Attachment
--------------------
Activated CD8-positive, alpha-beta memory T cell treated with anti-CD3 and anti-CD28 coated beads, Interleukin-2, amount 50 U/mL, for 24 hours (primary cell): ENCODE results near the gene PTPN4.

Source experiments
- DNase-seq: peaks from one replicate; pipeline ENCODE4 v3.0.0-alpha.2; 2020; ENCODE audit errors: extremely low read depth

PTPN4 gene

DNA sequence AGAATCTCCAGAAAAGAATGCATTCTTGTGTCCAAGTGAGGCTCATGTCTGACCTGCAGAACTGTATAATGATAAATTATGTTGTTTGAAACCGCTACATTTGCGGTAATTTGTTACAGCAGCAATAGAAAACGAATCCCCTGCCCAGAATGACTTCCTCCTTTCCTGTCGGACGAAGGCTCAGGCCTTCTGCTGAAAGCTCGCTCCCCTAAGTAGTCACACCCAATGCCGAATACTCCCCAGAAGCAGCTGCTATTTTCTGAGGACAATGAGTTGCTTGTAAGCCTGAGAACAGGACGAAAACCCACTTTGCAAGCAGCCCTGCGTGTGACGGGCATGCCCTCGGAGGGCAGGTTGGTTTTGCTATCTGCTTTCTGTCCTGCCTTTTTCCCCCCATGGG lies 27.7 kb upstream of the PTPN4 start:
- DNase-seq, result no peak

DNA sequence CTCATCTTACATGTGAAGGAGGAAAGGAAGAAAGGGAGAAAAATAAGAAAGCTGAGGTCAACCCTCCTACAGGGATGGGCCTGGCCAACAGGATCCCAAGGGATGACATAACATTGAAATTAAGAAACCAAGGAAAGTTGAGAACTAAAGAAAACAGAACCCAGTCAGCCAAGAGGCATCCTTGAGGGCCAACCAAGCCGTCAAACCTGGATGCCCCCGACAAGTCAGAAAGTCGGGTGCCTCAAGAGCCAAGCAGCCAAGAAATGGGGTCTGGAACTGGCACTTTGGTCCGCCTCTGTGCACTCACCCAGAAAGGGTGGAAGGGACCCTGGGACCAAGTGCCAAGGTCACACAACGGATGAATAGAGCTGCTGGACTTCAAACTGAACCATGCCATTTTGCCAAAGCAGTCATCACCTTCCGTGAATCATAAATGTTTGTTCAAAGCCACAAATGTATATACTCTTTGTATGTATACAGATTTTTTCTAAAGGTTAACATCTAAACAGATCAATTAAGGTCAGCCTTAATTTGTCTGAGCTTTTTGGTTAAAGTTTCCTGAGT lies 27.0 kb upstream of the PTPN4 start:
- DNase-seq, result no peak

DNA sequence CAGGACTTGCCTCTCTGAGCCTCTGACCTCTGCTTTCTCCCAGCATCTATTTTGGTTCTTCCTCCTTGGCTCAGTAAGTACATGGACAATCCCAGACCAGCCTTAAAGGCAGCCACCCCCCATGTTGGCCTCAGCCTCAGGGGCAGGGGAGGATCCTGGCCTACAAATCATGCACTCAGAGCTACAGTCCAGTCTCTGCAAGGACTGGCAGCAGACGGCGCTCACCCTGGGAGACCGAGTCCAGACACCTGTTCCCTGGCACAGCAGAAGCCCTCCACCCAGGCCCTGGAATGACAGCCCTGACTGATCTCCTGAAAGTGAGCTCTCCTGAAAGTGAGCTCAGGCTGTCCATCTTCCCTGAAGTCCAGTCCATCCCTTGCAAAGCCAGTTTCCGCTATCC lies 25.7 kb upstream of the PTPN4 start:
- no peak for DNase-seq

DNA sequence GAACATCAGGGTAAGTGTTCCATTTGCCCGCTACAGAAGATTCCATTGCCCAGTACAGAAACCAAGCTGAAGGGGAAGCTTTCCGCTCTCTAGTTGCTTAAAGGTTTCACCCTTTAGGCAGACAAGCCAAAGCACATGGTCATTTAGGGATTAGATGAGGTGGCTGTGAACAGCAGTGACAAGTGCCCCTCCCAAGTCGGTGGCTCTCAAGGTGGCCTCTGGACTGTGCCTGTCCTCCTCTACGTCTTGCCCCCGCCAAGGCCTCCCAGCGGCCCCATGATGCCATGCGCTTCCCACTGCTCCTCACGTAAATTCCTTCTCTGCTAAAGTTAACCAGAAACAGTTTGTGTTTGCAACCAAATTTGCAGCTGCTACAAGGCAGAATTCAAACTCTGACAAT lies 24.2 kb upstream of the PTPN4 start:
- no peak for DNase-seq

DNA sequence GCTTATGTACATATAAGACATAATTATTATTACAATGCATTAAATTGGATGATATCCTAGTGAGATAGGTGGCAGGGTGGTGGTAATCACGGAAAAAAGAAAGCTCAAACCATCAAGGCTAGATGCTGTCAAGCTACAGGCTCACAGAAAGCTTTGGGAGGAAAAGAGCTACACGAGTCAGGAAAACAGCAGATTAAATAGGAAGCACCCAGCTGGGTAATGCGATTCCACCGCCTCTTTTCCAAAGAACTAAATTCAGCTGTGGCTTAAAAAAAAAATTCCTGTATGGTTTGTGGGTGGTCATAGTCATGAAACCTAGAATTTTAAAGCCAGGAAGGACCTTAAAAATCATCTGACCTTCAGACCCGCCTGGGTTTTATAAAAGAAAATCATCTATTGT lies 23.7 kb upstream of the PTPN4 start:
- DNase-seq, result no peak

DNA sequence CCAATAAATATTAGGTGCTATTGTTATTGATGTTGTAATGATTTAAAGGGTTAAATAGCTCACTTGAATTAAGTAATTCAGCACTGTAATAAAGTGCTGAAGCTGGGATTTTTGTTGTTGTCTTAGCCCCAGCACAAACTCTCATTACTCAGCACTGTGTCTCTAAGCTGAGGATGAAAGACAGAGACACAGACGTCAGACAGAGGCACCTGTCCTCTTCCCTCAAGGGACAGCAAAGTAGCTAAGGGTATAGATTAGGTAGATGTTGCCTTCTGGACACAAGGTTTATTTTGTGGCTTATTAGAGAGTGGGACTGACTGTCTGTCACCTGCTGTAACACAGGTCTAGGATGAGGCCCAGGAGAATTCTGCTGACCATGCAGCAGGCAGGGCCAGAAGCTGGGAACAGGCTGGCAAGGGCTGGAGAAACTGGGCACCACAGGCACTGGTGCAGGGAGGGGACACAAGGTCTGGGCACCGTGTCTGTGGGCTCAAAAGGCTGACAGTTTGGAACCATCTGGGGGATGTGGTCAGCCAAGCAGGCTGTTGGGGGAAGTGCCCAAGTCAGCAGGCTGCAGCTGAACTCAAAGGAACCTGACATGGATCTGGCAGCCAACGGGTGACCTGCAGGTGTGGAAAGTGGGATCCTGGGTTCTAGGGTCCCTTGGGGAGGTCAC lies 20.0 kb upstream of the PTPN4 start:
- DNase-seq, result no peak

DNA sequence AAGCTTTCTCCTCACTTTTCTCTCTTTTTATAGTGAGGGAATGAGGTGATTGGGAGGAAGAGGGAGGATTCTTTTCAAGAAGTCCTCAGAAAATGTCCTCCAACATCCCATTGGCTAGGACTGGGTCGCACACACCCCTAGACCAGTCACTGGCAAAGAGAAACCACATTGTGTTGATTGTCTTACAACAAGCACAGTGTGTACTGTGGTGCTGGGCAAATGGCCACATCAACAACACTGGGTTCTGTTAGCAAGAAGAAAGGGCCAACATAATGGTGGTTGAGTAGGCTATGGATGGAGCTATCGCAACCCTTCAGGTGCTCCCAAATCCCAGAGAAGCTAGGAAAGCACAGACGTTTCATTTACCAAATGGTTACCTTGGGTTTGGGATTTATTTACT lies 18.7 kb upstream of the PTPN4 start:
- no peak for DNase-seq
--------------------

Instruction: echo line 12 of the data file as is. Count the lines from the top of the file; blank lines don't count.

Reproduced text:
- no peak for DNase-seq